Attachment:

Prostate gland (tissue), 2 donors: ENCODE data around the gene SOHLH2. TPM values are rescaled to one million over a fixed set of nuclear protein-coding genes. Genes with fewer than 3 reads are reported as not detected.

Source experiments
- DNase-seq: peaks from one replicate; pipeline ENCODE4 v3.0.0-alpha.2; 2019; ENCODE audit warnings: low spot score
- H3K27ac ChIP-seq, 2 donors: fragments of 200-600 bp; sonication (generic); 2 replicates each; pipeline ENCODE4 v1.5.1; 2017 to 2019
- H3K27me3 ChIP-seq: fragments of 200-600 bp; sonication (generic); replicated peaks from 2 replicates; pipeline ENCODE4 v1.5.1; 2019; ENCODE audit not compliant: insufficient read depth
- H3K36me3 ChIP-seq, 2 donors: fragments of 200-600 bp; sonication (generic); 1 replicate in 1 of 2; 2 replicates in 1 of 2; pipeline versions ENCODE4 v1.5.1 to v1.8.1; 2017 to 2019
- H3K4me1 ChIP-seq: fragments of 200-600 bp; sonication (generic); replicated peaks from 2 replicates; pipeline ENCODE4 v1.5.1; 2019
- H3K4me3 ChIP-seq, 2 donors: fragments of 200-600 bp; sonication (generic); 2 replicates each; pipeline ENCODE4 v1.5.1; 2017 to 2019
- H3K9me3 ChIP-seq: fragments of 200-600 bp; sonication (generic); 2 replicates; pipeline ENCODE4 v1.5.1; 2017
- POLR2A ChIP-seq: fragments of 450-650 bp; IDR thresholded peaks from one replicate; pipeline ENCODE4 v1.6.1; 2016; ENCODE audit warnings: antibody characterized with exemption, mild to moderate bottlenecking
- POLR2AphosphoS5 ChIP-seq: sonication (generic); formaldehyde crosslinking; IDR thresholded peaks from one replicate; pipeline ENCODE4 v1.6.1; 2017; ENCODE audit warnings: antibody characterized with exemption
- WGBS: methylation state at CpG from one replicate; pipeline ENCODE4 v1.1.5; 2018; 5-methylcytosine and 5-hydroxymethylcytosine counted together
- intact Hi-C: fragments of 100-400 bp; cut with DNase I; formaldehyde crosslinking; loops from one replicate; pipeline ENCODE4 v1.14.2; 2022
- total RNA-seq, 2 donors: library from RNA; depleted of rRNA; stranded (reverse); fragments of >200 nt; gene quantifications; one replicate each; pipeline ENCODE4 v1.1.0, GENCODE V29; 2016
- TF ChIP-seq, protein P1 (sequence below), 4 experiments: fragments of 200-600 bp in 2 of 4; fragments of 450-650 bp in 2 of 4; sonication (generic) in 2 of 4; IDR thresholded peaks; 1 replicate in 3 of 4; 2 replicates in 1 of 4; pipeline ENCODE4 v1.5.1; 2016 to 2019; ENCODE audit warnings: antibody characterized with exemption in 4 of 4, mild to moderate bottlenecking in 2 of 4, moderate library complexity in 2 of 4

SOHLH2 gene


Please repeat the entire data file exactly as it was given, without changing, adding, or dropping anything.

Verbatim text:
Prostate gland (tissue), 2 donors: ENCODE data around the gene SOHLH2. TPM values are rescaled to one million over a fixed set of nuclear protein-coding genes. Genes with fewer than 3 reads are reported as not detected.

Source experiments
- DNase-seq: peaks from one replicate; pipeline ENCODE4 v3.0.0-alpha.2; 2019; ENCODE audit warnings: low spot score
- H3K27ac ChIP-seq, 2 donors: fragments of 200-600 bp; sonication (generic); 2 replicates each; pipeline ENCODE4 v1.5.1; 2017 to 2019
- H3K27me3 ChIP-seq: fragments of 200-600 bp; sonication (generic); replicated peaks from 2 replicates; pipeline ENCODE4 v1.5.1; 2019; ENCODE audit not compliant: insufficient read depth
- H3K36me3 ChIP-seq, 2 donors: fragments of 200-600 bp; sonication (generic); 1 replicate in 1 of 2; 2 replicates in 1 of 2; pipeline versions ENCODE4 v1.5.1 to v1.8.1; 2017 to 2019
- H3K4me1 ChIP-seq: fragments of 200-600 bp; sonication (generic); replicated peaks from 2 replicates; pipeline ENCODE4 v1.5.1; 2019
- H3K4me3 ChIP-seq, 2 donors: fragments of 200-600 bp; sonication (generic); 2 replicates each; pipeline ENCODE4 v1.5.1; 2017 to 2019
- H3K9me3 ChIP-seq: fragments of 200-600 bp; sonication (generic); 2 replicates; pipeline ENCODE4 v1.5.1; 2017
- POLR2A ChIP-seq: fragments of 450-650 bp; IDR thresholded peaks from one replicate; pipeline ENCODE4 v1.6.1; 2016; ENCODE audit warnings: antibody characterized with exemption, mild to moderate bottlenecking
- POLR2AphosphoS5 ChIP-seq: sonication (generic); formaldehyde crosslinking; IDR thresholded peaks from one replicate; pipeline ENCODE4 v1.6.1; 2017; ENCODE audit warnings: antibody characterized with exemption
- WGBS: methylation state at CpG from one replicate; pipeline ENCODE4 v1.1.5; 2018; 5-methylcytosine and 5-hydroxymethylcytosine counted together
- intact Hi-C: fragments of 100-400 bp; cut with DNase I; formaldehyde crosslinking; loops from one replicate; pipeline ENCODE4 v1.14.2; 2022
- total RNA-seq, 2 donors: library from RNA; depleted of rRNA; stranded (reverse); fragments of >200 nt; gene quantifications; one replicate each; pipeline ENCODE4 v1.1.0, GENCODE V29; 2016
- TF ChIP-seq, protein P1 (sequence below), 4 experiments: fragments of 200-600 bp in 2 of 4; fragments of 450-650 bp in 2 of 4; sonication (generic) in 2 of 4; IDR thresholded peaks; 1 replicate in 3 of 4; 2 replicates in 1 of 4; pipeline ENCODE4 v1.5.1; 2016 to 2019; ENCODE audit warnings: antibody characterized with exemption in 4 of 4, mild to moderate bottlenecking in 2 of 4, moderate library complexity in 2 of 4

SOHLH2 gene